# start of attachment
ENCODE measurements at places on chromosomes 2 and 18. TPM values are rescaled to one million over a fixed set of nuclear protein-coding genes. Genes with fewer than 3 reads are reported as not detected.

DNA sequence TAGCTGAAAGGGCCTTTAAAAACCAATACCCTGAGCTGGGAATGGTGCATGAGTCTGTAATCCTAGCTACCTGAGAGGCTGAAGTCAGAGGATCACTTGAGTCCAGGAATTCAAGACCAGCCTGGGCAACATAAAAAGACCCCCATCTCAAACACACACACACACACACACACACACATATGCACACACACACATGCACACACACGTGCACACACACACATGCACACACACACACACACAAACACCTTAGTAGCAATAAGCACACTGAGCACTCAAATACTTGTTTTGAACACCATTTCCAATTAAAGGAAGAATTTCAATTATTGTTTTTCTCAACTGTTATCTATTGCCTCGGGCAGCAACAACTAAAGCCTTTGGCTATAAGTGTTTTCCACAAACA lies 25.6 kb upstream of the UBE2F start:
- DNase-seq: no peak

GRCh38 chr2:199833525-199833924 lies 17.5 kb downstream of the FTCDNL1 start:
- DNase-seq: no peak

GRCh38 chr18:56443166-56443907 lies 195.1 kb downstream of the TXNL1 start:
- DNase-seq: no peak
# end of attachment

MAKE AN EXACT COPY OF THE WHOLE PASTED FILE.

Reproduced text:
ENCODE measurements at places on chromosomes 2 and 18. TPM values are rescaled to one million over a fixed set of nuclear protein-coding genes. Genes with fewer than 3 reads are reported as not detected.

DNA sequence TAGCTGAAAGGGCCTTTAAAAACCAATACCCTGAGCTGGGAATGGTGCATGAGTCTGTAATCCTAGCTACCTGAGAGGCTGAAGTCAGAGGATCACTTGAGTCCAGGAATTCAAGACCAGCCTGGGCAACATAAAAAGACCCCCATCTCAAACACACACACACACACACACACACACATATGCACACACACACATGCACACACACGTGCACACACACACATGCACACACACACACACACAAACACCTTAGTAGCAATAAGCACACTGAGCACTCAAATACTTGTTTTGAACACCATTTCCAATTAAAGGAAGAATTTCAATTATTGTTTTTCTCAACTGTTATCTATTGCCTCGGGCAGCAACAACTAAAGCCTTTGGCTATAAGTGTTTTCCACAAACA lies 25.6 kb upstream of the UBE2F start:
- DNase-seq: no peak

GRCh38 chr2:199833525-199833924 lies 17.5 kb downstream of the FTCDNL1 start:
- DNase-seq: no peak

GRCh38 chr18:56443166-56443907 lies 195.1 kb downstream of the TXNL1 start:
- DNase-seq: no peak